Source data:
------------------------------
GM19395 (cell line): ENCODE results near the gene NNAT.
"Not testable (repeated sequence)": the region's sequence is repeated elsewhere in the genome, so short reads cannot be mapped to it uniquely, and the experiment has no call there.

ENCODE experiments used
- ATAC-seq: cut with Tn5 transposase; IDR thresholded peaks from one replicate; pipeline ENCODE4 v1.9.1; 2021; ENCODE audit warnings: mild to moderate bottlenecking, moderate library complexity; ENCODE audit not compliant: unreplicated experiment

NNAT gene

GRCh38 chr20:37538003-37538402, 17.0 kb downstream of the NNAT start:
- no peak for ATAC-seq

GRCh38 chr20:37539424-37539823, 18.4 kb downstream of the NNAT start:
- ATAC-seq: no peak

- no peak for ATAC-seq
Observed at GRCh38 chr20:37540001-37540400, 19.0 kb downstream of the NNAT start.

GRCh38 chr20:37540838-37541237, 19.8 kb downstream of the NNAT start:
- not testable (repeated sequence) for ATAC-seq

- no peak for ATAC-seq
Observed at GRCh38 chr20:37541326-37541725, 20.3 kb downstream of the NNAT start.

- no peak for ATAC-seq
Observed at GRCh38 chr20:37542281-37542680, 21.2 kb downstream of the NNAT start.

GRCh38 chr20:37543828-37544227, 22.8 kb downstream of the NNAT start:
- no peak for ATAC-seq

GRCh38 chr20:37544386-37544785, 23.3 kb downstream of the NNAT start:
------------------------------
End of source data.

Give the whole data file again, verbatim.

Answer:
GM19395 (cell line): ENCODE results near the gene NNAT.
"Not testable (repeated sequence)": the region's sequence is repeated elsewhere in the genome, so short reads cannot be mapped to it uniquely, and the experiment has no call there.

ENCODE experiments used
- ATAC-seq: cut with Tn5 transposase; IDR thresholded peaks from one replicate; pipeline ENCODE4 v1.9.1; 2021; ENCODE audit warnings: mild to moderate bottlenecking, moderate library complexity; ENCODE audit not compliant: unreplicated experiment

NNAT gene

GRCh38 chr20:37538003-37538402, 17.0 kb downstream of the NNAT start:
- no peak for ATAC-seq

GRCh38 chr20:37539424-37539823, 18.4 kb downstream of the NNAT start:
- ATAC-seq: no peak

- no peak for ATAC-seq
Observed at GRCh38 chr20:37540001-37540400, 19.0 kb downstream of the NNAT start.

GRCh38 chr20:37540838-37541237, 19.8 kb downstream of the NNAT start:
- not testable (repeated sequence) for ATAC-seq

- no peak for ATAC-seq
Observed at GRCh38 chr20:37541326-37541725, 20.3 kb downstream of the NNAT start.

- no peak for ATAC-seq
Observed at GRCh38 chr20:37542281-37542680, 21.2 kb downstream of the NNAT start.

GRCh38 chr20:37543828-37544227, 22.8 kb downstream of the NNAT start:
- no peak for ATAC-seq

GRCh38 chr20:37544386-37544785, 23.3 kb downstream of the NNAT start: